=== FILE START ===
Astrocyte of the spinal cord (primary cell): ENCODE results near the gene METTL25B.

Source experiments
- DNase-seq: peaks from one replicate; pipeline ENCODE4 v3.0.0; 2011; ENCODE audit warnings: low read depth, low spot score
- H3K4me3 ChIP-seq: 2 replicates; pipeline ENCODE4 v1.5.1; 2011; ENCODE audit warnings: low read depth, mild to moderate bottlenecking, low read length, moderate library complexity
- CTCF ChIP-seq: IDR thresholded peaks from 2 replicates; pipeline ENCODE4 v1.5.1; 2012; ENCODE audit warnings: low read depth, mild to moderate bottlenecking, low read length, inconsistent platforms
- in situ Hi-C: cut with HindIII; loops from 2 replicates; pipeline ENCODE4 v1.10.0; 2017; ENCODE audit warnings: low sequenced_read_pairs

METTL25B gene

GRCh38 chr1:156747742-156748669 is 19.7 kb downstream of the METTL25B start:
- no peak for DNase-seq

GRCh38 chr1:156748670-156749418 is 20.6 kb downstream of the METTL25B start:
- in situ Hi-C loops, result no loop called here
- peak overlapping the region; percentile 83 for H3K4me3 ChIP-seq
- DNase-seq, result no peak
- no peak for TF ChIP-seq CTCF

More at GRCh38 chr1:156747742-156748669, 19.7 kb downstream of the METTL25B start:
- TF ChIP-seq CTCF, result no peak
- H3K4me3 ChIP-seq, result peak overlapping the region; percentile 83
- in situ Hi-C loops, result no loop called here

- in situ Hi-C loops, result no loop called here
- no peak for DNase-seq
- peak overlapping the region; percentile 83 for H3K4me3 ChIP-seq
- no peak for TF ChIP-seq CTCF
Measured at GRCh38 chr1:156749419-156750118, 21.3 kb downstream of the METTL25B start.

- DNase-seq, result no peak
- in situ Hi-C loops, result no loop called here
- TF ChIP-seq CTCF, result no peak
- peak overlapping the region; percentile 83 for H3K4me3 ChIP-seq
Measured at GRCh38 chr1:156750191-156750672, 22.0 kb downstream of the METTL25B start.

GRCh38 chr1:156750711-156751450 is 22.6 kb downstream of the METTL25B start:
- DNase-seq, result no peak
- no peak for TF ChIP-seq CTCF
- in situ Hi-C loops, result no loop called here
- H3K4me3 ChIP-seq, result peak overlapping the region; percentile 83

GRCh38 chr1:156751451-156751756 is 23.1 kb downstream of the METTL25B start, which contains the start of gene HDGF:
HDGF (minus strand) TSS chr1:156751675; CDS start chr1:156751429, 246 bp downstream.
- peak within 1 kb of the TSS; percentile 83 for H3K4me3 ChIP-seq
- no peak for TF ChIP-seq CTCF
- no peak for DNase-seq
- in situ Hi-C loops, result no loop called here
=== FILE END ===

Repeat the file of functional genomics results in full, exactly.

Astrocyte of the spinal cord (primary cell): ENCODE results near the gene METTL25B.

Source experiments
- DNase-seq: peaks from one replicate; pipeline ENCODE4 v3.0.0; 2011; ENCODE audit warnings: low read depth, low spot score
- H3K4me3 ChIP-seq: 2 replicates; pipeline ENCODE4 v1.5.1; 2011; ENCODE audit warnings: low read depth, mild to moderate bottlenecking, low read length, moderate library complexity
- CTCF ChIP-seq: IDR thresholded peaks from 2 replicates; pipeline ENCODE4 v1.5.1; 2012; ENCODE audit warnings: low read depth, mild to moderate bottlenecking, low read length, inconsistent platforms
- in situ Hi-C: cut with HindIII; loops from 2 replicates; pipeline ENCODE4 v1.10.0; 2017; ENCODE audit warnings: low sequenced_read_pairs

METTL25B gene

GRCh38 chr1:156747742-156748669 is 19.7 kb downstream of the METTL25B start:
- no peak for DNase-seq

GRCh38 chr1:156748670-156749418 is 20.6 kb downstream of the METTL25B start:
- in situ Hi-C loops, result no loop called here
- peak overlapping the region; percentile 83 for H3K4me3 ChIP-seq
- DNase-seq, result no peak
- no peak for TF ChIP-seq CTCF

More at GRCh38 chr1:156747742-156748669, 19.7 kb downstream of the METTL25B start:
- TF ChIP-seq CTCF, result no peak
- H3K4me3 ChIP-seq, result peak overlapping the region; percentile 83
- in situ Hi-C loops, result no loop called here

- in situ Hi-C loops, result no loop called here
- no peak for DNase-seq
- peak overlapping the region; percentile 83 for H3K4me3 ChIP-seq
- no peak for TF ChIP-seq CTCF
Measured at GRCh38 chr1:156749419-156750118, 21.3 kb downstream of the METTL25B start.

- DNase-seq, result no peak
- in situ Hi-C loops, result no loop called here
- TF ChIP-seq CTCF, result no peak
- peak overlapping the region; percentile 83 for H3K4me3 ChIP-seq
Measured at GRCh38 chr1:156750191-156750672, 22.0 kb downstream of the METTL25B start.

GRCh38 chr1:156750711-156751450 is 22.6 kb downstream of the METTL25B start:
- DNase-seq, result no peak
- no peak for TF ChIP-seq CTCF
- in situ Hi-C loops, result no loop called here
- H3K4me3 ChIP-seq, result peak overlapping the region; percentile 83

GRCh38 chr1:156751451-156751756 is 23.1 kb downstream of the METTL25B start, which contains the start of gene HDGF:
HDGF (minus strand) TSS chr1:156751675; CDS start chr1:156751429, 246 bp downstream.
- peak within 1 kb of the TSS; percentile 83 for H3K4me3 ChIP-seq
- no peak for TF ChIP-seq CTCF
- no peak for DNase-seq
- in situ Hi-C loops, result no loop called here